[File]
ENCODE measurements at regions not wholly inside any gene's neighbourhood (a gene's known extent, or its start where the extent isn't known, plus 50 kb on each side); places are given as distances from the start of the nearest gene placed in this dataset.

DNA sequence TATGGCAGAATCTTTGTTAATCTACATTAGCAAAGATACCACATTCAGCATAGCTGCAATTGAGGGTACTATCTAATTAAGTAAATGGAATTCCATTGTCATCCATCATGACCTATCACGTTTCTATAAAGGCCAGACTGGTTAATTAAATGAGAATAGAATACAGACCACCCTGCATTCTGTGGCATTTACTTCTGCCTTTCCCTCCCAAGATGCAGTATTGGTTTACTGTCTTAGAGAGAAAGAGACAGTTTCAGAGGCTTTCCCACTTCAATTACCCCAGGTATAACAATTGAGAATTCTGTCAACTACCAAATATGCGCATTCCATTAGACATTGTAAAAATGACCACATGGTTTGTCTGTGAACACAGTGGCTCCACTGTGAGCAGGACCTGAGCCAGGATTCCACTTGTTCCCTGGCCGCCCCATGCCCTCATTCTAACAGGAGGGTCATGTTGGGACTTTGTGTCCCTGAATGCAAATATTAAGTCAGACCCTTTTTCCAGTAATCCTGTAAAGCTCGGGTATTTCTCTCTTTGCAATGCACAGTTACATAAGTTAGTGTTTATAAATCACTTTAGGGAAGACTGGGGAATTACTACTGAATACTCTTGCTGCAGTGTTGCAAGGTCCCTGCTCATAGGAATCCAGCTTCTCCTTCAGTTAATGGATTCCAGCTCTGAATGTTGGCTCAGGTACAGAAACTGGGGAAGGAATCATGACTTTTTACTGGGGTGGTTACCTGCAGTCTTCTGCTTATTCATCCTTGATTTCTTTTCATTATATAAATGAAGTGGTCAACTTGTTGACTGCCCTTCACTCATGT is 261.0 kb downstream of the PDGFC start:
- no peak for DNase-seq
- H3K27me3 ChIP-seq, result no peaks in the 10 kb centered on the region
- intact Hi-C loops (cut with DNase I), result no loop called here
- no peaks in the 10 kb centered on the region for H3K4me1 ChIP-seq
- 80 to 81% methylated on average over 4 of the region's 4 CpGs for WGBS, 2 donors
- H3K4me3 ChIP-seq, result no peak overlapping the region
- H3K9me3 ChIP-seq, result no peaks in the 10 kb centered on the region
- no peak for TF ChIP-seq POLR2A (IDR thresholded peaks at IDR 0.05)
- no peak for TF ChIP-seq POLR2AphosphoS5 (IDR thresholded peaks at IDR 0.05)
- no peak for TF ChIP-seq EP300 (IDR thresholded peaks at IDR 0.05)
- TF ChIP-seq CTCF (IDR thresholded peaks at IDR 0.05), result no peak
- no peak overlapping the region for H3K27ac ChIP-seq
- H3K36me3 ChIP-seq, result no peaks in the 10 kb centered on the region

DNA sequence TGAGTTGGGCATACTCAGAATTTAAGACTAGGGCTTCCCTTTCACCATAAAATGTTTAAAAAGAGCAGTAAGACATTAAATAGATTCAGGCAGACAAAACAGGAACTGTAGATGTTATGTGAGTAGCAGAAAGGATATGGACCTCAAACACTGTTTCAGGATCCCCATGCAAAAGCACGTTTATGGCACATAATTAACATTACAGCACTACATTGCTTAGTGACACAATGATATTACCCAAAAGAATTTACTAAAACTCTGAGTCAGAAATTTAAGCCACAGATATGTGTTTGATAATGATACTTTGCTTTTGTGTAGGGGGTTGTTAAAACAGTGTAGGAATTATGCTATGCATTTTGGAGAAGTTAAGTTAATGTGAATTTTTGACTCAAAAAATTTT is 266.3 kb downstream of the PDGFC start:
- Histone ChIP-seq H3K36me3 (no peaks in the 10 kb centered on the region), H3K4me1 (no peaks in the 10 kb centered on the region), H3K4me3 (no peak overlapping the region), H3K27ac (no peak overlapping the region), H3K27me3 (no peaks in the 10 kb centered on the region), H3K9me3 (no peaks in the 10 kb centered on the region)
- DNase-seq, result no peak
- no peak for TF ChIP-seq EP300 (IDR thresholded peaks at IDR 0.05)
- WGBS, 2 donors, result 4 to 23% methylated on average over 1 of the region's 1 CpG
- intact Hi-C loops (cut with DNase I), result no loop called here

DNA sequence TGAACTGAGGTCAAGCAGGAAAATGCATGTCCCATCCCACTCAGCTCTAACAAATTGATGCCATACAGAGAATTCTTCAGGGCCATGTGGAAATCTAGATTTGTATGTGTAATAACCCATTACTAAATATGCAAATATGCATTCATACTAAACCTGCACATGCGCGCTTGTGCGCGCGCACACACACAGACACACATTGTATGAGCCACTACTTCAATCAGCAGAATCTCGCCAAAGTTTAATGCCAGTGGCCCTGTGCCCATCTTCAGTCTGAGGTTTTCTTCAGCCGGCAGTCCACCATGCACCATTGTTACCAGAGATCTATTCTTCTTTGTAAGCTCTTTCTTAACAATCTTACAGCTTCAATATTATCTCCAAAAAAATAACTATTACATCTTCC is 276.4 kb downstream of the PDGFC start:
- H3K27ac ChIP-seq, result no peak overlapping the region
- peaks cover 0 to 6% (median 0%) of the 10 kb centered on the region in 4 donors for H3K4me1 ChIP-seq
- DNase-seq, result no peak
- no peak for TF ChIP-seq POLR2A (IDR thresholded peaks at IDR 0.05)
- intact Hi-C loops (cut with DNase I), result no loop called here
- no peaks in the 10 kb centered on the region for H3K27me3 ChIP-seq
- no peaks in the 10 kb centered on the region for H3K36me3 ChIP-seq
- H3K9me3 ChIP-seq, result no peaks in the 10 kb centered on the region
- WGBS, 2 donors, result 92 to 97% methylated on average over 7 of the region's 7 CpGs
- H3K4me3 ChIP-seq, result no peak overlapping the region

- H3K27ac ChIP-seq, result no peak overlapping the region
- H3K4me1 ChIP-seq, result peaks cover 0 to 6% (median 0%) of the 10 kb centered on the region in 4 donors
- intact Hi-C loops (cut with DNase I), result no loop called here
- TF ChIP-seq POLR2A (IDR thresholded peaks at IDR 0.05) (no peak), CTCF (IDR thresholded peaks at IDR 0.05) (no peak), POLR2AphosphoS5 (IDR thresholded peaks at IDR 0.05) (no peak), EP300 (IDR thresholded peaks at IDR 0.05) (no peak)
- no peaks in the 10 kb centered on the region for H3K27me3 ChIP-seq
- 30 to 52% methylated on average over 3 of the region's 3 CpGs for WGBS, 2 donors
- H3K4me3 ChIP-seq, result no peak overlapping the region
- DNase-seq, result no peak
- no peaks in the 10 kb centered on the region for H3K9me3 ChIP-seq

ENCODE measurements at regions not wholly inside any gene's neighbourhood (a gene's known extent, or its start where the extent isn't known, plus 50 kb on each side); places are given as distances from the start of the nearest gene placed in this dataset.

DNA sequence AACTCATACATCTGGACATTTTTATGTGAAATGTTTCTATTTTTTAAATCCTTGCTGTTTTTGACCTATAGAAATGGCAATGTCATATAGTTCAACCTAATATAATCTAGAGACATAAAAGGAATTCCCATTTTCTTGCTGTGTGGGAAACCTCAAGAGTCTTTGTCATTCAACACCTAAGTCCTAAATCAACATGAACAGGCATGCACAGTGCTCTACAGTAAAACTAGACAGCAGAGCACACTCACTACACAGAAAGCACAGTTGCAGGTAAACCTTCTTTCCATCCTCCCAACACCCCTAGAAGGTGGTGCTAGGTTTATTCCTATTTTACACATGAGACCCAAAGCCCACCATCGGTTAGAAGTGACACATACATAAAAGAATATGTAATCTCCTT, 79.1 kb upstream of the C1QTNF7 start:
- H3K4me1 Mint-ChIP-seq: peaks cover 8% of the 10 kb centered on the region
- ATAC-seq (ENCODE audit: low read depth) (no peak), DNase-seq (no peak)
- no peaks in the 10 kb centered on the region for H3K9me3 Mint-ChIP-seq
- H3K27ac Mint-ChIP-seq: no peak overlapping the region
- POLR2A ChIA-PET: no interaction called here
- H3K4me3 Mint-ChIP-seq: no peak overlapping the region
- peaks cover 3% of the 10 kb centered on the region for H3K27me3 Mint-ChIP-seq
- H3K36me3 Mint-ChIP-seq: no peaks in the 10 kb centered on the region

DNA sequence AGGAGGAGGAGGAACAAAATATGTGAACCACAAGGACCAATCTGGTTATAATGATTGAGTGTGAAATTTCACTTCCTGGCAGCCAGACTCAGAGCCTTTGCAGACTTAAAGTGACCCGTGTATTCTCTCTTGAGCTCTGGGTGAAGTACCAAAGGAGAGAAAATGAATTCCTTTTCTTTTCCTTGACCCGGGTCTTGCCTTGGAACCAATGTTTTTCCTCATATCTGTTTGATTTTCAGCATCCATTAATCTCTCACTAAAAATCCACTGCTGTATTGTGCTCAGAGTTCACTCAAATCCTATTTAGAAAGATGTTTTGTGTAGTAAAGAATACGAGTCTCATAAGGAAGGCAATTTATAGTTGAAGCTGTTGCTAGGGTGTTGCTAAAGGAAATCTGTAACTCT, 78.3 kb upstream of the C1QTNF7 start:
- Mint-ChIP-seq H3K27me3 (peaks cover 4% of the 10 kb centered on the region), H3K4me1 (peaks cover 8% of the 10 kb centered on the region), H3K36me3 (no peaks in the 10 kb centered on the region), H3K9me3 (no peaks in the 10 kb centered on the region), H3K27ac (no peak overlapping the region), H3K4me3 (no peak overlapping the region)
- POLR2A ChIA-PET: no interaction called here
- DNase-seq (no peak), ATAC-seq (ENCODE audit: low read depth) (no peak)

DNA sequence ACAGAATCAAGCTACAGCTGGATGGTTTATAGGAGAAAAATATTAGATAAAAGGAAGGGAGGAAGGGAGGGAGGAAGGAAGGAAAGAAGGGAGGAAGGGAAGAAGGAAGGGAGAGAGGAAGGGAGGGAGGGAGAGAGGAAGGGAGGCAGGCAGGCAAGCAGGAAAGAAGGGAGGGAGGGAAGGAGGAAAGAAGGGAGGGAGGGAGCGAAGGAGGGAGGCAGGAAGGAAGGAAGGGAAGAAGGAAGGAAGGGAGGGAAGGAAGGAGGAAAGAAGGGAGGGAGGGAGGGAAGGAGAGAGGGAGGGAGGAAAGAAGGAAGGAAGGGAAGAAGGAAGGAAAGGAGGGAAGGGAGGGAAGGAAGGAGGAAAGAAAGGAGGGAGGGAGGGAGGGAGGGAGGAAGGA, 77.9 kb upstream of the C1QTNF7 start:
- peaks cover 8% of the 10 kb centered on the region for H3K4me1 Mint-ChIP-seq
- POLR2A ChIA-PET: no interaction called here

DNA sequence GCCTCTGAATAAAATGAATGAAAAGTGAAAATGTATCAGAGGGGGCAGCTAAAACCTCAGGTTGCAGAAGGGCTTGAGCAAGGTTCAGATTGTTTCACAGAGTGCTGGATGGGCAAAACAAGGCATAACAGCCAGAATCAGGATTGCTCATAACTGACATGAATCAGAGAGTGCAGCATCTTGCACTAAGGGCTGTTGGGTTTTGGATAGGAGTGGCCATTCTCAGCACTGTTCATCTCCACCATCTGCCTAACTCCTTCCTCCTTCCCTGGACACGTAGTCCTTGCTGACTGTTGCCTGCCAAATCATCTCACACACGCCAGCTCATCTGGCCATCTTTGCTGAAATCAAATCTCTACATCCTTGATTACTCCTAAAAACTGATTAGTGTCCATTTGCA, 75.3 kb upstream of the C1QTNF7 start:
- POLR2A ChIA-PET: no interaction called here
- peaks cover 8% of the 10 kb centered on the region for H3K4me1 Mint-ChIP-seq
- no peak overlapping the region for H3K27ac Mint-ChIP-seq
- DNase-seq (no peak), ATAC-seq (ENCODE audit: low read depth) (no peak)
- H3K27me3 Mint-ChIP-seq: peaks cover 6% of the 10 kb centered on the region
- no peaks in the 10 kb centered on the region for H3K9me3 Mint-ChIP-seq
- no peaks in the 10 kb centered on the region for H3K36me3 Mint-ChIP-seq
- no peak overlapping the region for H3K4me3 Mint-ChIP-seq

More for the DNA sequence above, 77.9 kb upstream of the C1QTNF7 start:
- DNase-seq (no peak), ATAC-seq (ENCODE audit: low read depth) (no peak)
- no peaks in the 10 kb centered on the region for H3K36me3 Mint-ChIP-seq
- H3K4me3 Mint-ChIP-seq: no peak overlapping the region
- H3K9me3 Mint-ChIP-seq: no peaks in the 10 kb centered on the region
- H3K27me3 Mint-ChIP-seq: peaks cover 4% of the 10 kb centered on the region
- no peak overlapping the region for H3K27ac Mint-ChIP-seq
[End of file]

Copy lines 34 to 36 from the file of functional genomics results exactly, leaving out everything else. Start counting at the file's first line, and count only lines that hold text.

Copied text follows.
- H3K4me1 ChIP-seq, result peaks cover 0 to 6% (median 0%) of the 10 kb centered on the region in 4 donors
- intact Hi-C loops (cut with DNase I), result no loop called here
- TF ChIP-seq POLR2A (IDR thresholded peaks at IDR 0.05) (no peak), CTCF (IDR thresholded peaks at IDR 0.05) (no peak), POLR2AphosphoS5 (IDR thresholded peaks at IDR 0.05) (no peak), EP300 (IDR thresholded peaks at IDR 0.05) (no peak)